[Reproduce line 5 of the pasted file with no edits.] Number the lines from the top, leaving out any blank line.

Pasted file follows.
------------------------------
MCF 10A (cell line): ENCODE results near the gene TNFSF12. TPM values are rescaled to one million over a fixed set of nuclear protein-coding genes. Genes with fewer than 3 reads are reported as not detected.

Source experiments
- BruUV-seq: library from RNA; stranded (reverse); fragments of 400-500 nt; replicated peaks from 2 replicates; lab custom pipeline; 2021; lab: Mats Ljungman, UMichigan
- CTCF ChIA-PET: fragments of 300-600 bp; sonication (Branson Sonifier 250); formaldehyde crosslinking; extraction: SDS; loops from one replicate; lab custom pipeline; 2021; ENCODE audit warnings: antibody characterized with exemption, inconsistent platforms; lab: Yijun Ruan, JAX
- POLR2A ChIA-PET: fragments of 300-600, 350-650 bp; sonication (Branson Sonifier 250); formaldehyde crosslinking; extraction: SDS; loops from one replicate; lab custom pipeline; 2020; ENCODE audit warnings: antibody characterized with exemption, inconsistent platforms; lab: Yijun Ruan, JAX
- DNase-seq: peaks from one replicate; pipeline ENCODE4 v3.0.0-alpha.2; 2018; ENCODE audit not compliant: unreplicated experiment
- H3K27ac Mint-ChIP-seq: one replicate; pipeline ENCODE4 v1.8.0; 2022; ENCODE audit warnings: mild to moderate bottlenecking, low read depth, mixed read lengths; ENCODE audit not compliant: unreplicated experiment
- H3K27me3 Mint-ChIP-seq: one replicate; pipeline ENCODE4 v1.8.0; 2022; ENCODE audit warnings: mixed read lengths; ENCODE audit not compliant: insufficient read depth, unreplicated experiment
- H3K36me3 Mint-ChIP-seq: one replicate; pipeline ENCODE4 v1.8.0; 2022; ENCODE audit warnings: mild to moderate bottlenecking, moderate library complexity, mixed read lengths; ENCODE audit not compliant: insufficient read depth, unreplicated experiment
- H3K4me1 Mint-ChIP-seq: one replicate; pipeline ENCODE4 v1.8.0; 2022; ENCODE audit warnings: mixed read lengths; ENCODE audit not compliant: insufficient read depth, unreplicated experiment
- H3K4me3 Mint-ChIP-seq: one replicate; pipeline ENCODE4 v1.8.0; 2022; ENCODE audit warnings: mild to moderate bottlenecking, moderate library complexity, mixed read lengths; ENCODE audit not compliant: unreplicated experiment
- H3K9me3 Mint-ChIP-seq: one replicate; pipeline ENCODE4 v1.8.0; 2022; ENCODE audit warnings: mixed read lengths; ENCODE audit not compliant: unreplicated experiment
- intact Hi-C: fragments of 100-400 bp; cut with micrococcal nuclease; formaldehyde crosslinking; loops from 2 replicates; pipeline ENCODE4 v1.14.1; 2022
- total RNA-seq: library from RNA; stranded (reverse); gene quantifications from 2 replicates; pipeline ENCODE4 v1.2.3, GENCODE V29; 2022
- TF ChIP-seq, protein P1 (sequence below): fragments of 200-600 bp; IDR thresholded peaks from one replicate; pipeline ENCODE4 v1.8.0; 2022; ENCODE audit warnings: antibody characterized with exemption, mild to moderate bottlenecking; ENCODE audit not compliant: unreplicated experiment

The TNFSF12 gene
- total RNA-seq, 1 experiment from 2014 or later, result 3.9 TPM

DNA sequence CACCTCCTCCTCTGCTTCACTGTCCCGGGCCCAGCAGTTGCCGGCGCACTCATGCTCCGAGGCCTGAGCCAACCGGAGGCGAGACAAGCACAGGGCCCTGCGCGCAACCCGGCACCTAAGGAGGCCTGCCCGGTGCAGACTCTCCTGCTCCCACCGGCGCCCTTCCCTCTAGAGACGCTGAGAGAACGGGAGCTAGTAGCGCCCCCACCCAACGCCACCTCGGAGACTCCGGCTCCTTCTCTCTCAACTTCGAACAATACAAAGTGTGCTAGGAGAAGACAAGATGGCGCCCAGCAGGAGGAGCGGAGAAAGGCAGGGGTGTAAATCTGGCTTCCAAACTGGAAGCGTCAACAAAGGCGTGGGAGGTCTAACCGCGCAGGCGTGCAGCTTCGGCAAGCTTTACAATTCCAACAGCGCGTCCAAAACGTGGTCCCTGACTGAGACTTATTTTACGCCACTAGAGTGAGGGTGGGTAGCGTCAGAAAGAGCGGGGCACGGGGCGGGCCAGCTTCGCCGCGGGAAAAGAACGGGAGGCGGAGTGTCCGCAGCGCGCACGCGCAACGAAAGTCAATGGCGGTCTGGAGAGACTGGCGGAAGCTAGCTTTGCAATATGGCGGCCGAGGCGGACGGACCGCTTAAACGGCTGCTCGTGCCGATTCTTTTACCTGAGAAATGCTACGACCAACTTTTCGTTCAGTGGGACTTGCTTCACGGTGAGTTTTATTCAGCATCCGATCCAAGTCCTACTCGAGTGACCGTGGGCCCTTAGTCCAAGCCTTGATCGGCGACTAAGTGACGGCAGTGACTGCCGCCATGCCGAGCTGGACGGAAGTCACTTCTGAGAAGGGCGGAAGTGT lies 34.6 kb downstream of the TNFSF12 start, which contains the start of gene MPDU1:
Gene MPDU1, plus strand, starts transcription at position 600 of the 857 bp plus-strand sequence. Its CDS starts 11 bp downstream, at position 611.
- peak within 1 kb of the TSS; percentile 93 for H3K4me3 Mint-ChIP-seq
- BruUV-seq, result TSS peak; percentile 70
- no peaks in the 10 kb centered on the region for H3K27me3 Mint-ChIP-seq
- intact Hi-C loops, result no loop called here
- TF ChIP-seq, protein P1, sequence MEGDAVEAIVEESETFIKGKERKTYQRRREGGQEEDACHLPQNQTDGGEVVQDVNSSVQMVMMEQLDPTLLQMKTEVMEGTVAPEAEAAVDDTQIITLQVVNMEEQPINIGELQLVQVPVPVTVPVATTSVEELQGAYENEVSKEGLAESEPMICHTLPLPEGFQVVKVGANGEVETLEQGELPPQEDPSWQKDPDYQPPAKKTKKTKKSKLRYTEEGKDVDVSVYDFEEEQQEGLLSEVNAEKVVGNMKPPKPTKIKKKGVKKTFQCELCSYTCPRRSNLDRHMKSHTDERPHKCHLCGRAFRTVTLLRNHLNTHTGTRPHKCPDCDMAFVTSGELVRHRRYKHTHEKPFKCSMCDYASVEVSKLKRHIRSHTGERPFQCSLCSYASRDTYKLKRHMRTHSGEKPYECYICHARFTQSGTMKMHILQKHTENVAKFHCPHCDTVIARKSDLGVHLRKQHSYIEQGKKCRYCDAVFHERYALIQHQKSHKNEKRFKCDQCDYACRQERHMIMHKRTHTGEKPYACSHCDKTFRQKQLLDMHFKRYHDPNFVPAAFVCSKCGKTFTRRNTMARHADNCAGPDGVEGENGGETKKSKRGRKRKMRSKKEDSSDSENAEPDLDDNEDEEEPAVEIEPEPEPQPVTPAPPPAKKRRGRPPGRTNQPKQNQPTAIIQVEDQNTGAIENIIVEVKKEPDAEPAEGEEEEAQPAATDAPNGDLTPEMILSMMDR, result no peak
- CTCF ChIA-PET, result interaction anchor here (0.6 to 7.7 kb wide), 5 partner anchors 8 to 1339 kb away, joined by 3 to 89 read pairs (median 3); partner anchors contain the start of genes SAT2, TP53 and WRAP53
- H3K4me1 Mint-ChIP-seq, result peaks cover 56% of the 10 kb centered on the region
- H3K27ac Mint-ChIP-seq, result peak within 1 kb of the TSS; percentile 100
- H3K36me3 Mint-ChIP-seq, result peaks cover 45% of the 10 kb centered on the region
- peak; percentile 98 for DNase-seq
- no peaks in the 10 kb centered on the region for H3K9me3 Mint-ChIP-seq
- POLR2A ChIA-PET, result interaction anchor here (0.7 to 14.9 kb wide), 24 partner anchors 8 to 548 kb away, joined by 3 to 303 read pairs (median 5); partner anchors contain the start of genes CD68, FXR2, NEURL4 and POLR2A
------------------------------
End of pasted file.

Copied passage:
- POLR2A ChIA-PET: fragments of 300-600, 350-650 bp; sonication (Branson Sonifier 250); formaldehyde crosslinking; extraction: SDS; loops from one replicate; lab custom pipeline; 2020; ENCODE audit warnings: antibody characterized with exemption, inconsistent platforms; lab: Yijun Ruan, JAX